Following the success of former Governor Beebe’s 2012 blockbuster “Budget Hole Scare”, Governor Asa Hutchinson has released his sequel “Budget Hole Scare 2.”
The plot of the original “Budget Hole Scare” was impending doom from a $400 million Medicaid shortfall, unless the state adopted Obamacare’s Medicaid Expansion. Although the original “Budget Hole” was successful at the box office it was highly panned because: 1) No one other than Governor Mike Beebe and the DHS Director ever saw the monster; and 2) Despite no federal money showing up for another year, the legislature was even able to spend hundreds of millions on discretionary projects “($300M-GIF)”.
In “Budget Hole Scare 2” we are shown a blurry picture of a $100 million monster in the form of a report by the Stephen Group. Unfortunately for movie goers, the Stephen Group report numbers are less believable than a Saturday matinee featuring Godzilla with the costume’s zipper showing.
A liberal movie fan described the sequel using his favorite X-Files quote, “I want to believe.”
Conduit for Action does not believe the “budget hole” scare and finds the Stephen Group numbers flawed.
Even if there was a budget hole, here are three reasons not to worry about it.
- Arkansas Premium Tax – Arkansas has been skimming money from the federal government in the form of the insurance premium tax on Private Option policies and putting the money in a trust fund. By the end of the 2016 calendar year the trust fund may be approaching $90 million or more (three years of PO). If the Private Option/Arkansas Works version of Obamacare expansion goes away there is no reason to hold back the money from covering the alleged shortfall next fiscal year.
- General Improvement Funds – Quit spending hundreds of millions of dollars on discretionary spending of surplus (General Improvement Funds) or at least cut out the $20 million that is divided among individual legislators, the $20 million for the Governor, and the millions in Rainy Day funds given away by the Governor for items such Taekwondo headquarters. There is no need for all those “discretionary” funds especially when the budget is considered every year. (Note: the discretionary funds for legislators is being challenged in court as unconstitutional.)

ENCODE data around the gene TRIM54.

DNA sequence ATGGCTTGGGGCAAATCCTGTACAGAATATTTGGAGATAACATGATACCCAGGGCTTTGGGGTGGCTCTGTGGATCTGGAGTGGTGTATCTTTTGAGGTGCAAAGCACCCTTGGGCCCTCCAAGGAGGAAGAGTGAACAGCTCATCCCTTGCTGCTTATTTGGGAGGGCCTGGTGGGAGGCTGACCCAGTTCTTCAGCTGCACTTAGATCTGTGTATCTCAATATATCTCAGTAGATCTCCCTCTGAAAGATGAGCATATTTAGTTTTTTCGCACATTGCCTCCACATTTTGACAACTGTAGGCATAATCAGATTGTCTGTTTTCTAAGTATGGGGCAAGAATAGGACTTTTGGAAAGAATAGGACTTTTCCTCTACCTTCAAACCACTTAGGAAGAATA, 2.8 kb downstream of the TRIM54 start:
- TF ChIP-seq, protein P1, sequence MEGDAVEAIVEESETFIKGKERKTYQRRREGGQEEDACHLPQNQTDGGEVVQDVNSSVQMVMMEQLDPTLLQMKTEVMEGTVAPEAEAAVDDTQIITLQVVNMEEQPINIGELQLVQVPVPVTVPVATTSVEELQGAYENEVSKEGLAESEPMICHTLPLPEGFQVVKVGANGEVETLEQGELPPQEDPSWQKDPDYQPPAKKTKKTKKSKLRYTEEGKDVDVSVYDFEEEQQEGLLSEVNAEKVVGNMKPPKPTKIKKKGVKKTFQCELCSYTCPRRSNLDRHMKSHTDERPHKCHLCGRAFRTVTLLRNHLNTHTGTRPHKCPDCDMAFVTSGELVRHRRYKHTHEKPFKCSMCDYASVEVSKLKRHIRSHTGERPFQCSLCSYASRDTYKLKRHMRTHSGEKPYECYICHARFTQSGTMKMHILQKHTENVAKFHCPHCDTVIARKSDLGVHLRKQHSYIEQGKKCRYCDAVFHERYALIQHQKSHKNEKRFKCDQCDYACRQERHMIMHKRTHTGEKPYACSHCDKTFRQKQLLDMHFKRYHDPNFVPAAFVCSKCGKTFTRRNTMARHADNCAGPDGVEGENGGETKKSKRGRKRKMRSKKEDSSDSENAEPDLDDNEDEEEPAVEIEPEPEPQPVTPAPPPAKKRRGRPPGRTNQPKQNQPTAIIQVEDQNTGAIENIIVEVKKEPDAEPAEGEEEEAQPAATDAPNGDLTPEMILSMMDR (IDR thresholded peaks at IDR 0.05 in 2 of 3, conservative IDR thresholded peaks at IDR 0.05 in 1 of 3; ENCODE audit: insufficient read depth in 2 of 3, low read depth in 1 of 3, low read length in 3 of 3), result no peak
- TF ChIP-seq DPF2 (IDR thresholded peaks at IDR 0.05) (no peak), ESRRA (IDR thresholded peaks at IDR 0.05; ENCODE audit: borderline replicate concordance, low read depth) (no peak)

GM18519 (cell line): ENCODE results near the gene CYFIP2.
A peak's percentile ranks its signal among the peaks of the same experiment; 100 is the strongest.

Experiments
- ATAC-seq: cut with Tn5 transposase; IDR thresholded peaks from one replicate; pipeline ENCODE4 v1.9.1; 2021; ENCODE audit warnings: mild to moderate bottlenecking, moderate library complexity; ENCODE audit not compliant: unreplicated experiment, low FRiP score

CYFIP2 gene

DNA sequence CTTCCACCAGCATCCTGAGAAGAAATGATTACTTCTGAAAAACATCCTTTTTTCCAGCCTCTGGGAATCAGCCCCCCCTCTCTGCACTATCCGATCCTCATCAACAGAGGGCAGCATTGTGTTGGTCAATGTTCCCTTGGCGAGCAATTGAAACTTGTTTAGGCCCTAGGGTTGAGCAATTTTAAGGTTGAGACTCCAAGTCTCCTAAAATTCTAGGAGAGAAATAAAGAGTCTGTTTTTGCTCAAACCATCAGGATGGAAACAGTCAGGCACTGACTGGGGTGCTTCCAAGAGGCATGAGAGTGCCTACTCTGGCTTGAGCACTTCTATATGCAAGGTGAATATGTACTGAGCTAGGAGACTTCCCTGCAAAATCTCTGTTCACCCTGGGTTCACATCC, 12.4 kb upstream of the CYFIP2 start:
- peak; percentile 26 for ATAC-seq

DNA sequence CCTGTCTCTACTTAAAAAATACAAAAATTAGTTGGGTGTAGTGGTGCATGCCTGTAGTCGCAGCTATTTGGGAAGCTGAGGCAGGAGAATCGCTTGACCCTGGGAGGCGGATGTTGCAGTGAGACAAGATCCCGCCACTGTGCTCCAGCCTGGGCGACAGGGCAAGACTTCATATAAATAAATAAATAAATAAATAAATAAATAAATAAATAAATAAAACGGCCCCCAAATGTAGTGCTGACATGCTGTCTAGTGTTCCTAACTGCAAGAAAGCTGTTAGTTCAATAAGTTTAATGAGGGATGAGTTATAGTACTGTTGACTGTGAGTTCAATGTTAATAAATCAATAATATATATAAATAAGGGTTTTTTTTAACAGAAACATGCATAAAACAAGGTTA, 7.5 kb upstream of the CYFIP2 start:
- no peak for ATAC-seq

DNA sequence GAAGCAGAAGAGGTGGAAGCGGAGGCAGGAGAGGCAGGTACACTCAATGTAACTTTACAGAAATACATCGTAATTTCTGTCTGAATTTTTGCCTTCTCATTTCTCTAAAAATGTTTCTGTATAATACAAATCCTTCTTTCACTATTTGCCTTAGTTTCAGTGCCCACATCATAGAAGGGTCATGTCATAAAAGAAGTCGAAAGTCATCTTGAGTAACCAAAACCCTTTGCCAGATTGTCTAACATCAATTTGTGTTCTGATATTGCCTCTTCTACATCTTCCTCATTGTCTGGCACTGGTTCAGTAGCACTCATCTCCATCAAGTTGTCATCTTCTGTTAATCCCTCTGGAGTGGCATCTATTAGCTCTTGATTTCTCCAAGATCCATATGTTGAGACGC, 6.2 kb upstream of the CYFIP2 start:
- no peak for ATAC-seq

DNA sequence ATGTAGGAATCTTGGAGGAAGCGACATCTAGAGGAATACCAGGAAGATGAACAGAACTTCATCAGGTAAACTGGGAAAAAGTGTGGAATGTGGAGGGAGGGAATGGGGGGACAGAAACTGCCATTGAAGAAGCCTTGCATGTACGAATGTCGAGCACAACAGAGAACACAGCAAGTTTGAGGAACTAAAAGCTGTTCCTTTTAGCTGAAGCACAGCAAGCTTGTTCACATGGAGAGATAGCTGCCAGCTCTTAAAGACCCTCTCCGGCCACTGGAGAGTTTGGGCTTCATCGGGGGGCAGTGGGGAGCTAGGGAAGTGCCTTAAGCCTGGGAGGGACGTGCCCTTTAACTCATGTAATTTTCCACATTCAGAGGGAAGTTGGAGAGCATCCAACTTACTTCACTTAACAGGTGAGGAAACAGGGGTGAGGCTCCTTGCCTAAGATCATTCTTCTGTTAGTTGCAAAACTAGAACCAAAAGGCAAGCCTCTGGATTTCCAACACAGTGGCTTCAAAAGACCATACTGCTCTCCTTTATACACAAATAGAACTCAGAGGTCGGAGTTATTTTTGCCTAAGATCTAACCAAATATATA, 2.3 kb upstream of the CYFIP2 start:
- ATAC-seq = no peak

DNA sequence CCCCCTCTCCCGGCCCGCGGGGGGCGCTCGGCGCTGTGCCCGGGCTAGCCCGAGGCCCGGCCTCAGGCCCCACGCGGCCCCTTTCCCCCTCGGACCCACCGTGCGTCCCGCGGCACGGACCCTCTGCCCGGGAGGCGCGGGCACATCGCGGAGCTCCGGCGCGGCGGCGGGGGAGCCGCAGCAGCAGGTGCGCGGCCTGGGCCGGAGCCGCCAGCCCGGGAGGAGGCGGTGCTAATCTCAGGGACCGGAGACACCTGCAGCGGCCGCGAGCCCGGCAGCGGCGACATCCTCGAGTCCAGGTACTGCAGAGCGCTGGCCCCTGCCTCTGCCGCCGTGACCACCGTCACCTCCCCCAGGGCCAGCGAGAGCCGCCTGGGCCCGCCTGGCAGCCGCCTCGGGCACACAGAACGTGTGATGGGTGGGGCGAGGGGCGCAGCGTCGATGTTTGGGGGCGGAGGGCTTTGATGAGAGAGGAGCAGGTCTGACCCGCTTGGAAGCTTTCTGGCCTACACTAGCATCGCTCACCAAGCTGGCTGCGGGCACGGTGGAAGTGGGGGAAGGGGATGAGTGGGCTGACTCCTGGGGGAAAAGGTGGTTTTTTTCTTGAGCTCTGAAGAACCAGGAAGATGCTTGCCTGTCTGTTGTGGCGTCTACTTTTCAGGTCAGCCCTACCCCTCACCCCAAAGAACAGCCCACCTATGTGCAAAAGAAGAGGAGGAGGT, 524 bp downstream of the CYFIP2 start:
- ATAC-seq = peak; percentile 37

- State Revenue Forecast – State Revenues are expected to grow by $100 million this year.
House Speaker Jeremy Gillam, R-Judsonia, said House leaders are developing an alternative general revenue budget for fiscal 2017, factoring in an estimated $100 million and $122 million budget shortfall, “if you stop” the Medicaid expansion on June 30.
He said the budget plan in the works envisions roughly $30 million in cuts to discretionary state funds for public schools and a 3 percent to 5 percent reduction to other agency budgets.[i]
These scare tactics are reminiscent of President Obama having barricades erected to keep citizens off the lawns of public monuments in order to try to make the federal shutdown look worse.
Take a look at CFA’s assessment of the Stephen Group’s wild estimates. Their estimates include such things as the liberal philosophy that bigger government is always better and the more you spend on big government the more the economy will grow and bring in more taxes. (By the way, the Stephens Group was required to be supportive of the Private Option). See CFA articles: 1. Claimed Private Option savings doesn’t withstand scrutiny 2. Private Option Budget Hole & Other Mythical Creatures
[i] Medicaid plan funds fiscal session’s target, Arkansas Democrat-Gazette 4/10/2016
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